A Boy and His Hockey Hero


Feature Courtesy of The Kingston Whig-Standard

Around one year ago I was at a Kingston Frontenacs hockey game with my nephew and Tyler McDonald, a friend’s seven-year-old boy who has been diagnosed with brain cancer. We were introduced to Michelle Skolnick, who worked for the Frontenacs. Michelle said she had been searching for Tyler for a while, ever since she heard about him, and asked if the team could do a night for Tyler, make him an honorary captain and treat him like a king for the evening.

One week later that happened. Michelle was delighted when she found out that the player who was billeting at her house was Tyler’s favourite, player Nathan Cull. Michelle said Tyler could not have picked a better player, because she knew Nathan’s character. Nathan was a big part of the night when Tyler became honorary team captain.

Over the past year Nathan would come over to Tyler’s house and take him out for a few hours to places like Chuck E. Cheese and over to Nathan’s to play video games and even spent a day at Nathan’s billet’s house this summer swimming in the pool and hanging out, having a great time as the bond between them grew even stronger.

At the Frontenacs games Tyler sits beside the gate that the Frontenacs players use to go on and off the ice. He is always more than happy to high-five all the players as they enter and exit the ice. Of course, he always had a little more to say to Nathan.

Tyler would watch the game, the whole time hoping Nathan would be one of the three stars so that Nathan would pick him up and carry him out onto the ice when Nathan was announced as a star of the game. The smile on Tyler’s face was never any bigger than when he was being carried onto the ice by Nathan.

After most games Tyler would wait patiently for Nathan to come to the autograph area and and he would wait until Nathan was done signing autographs to get a few minutes with his good buddy.

Monday was a very tough day for Tyler and his family, when Tyler’s mother, Danielle, had to break the news that his good friend Nathan had been traded to Sudbury. Needless to say, there were plenty of tears for both Tyler and his mom as she tried to explain things. After I heard about the trade I decided to go to Tyler’s house, knowing that he would be devastated by the news.

While I was there talking to Tyler there was a knock at the door and it was Nathan, who had stopped by knowing that Tyler would not be happy and, being concerned for him, he wanted to do what he could to make Tyler feel better.

Nathan had a lot to do that night, and was leaving for Sudbury at 10 a.m. the next morning, so it showed how much he cared to take time to go comfort his little buddy with so little time to pack.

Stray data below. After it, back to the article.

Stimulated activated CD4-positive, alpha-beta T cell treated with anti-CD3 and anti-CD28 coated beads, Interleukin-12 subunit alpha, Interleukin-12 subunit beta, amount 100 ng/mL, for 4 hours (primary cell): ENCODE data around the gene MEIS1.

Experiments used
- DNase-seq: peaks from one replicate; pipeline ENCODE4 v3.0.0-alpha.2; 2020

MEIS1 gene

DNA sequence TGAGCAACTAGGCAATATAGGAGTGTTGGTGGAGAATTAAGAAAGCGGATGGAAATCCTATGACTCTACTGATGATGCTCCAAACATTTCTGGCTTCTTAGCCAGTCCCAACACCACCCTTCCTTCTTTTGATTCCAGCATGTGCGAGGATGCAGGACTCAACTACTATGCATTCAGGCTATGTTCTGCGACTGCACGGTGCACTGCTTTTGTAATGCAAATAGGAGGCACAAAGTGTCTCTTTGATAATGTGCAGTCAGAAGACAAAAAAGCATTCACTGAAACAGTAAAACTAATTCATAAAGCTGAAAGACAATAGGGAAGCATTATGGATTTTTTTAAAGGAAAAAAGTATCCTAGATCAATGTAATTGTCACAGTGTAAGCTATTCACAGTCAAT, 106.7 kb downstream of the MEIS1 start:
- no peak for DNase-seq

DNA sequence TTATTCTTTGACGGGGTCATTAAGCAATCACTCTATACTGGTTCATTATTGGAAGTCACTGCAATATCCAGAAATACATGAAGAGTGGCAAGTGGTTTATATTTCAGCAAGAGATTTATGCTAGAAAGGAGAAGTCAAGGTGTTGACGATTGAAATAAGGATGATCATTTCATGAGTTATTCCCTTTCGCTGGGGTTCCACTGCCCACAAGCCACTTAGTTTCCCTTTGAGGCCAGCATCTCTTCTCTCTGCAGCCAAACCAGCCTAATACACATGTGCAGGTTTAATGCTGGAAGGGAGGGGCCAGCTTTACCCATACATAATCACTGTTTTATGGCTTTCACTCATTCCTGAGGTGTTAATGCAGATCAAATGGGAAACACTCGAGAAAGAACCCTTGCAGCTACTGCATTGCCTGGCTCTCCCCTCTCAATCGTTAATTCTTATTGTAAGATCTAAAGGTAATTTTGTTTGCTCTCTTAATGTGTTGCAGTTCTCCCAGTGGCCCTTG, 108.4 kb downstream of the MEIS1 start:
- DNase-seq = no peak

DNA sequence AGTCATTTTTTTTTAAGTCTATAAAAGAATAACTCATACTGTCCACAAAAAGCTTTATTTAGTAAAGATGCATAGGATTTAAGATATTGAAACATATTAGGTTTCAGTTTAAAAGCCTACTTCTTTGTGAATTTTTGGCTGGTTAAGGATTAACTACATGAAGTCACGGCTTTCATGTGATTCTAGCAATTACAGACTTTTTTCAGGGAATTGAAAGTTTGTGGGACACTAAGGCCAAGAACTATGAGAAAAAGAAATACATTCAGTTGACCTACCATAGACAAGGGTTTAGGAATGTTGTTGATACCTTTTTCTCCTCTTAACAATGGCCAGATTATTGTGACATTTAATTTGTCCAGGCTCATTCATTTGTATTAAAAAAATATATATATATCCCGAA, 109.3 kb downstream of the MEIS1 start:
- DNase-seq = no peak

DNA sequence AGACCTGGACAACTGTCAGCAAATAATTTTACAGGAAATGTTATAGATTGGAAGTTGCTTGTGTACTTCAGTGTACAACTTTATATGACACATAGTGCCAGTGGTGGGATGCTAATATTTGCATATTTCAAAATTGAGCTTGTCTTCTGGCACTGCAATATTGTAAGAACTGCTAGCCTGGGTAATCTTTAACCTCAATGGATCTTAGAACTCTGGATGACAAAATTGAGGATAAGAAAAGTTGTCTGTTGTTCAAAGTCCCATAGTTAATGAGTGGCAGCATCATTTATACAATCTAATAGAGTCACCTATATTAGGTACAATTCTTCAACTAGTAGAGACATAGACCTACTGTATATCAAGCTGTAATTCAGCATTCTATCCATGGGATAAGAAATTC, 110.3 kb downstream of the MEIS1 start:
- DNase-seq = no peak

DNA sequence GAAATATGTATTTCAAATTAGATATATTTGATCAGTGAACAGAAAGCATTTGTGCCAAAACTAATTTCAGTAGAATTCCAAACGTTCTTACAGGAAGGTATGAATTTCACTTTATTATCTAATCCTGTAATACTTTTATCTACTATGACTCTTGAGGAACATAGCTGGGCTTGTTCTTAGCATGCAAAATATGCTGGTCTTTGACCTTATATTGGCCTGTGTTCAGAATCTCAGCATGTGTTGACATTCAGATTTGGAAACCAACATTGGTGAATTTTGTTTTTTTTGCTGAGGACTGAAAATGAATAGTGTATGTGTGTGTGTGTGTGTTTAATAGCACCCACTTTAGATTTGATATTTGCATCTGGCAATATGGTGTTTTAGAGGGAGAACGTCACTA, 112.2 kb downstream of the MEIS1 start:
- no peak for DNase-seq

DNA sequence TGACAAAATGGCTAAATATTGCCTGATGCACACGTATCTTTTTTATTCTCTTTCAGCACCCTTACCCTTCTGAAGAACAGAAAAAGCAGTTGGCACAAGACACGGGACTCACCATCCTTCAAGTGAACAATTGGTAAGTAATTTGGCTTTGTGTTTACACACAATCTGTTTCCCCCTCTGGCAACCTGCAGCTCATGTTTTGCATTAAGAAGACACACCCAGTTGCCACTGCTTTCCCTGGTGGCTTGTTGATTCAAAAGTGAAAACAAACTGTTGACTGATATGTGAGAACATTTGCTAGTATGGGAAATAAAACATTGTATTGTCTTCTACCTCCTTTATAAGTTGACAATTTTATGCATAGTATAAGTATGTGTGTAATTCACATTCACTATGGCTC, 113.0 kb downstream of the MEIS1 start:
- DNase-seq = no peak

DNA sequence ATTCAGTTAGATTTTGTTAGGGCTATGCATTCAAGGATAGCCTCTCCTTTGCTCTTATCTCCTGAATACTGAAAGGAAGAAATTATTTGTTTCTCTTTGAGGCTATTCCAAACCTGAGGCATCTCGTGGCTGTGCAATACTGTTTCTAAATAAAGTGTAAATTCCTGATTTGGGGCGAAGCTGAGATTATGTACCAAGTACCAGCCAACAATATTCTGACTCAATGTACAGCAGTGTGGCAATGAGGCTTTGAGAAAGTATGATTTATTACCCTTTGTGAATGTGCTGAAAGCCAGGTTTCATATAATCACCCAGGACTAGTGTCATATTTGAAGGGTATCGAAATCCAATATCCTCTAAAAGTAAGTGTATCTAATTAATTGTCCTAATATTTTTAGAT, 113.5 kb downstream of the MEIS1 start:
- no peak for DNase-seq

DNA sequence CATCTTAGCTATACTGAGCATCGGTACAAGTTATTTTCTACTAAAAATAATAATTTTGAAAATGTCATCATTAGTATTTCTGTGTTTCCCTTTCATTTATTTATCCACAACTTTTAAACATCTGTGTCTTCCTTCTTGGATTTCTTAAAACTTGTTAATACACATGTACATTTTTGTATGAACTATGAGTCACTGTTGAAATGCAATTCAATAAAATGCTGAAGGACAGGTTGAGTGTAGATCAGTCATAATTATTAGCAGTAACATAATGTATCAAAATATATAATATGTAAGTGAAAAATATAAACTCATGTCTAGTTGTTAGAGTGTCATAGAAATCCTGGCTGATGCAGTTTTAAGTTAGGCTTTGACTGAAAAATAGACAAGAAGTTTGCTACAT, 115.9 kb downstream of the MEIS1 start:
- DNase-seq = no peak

Nathan explained to Tyler that he would still get his once-every-two-weeks phone call, and when Sudbury was playing in Kingston or Belleville or Oshawa that Tyler would still be able to go to the games and hang with his buddy.

I could tell by Nathan’s voice that it was a tough conversation to have with Tyler. Tyler gave Nathan a nice thank-you card, which Nathan promised would always sit on his dresser for him to see every day.

This story is about a special bond between and boy and an 18-year-old hockey player, and the great character that Nathan has to take being a sick little boy’s favourite hockey player so seriously. He has proven Michelle Skolnick right when she talked about his great character.

If the players that are drafted by Kingston or traded to the team have half of the character that Nathan has showed over the past year to go along with their hockey skills, the team will be in great shape. I always hope with every trade that both the player being traded to Kingston has success and that the player being traded away has success, and in this case I hope Nathan has great success with Sudbury, because he deserves it.

I know most of the players have a pretty good idea of how much the few minutes kids get with them means to the kids, and if they read this I hope it helps remind them just how much they might mean to the young people who admire them.

If you are at a Frontenacs game and see a seven-year-old boy with a No. 11 on his new white Frontenacs jersey and the captain’s “C” on the front, give him a hug – he might need it. Good luck with the hug – he is really shy, and you most likely will be unsuccessful.

Way to go, Nathan, and we wish you great success in the future.

Kevin Murphy, Kingston

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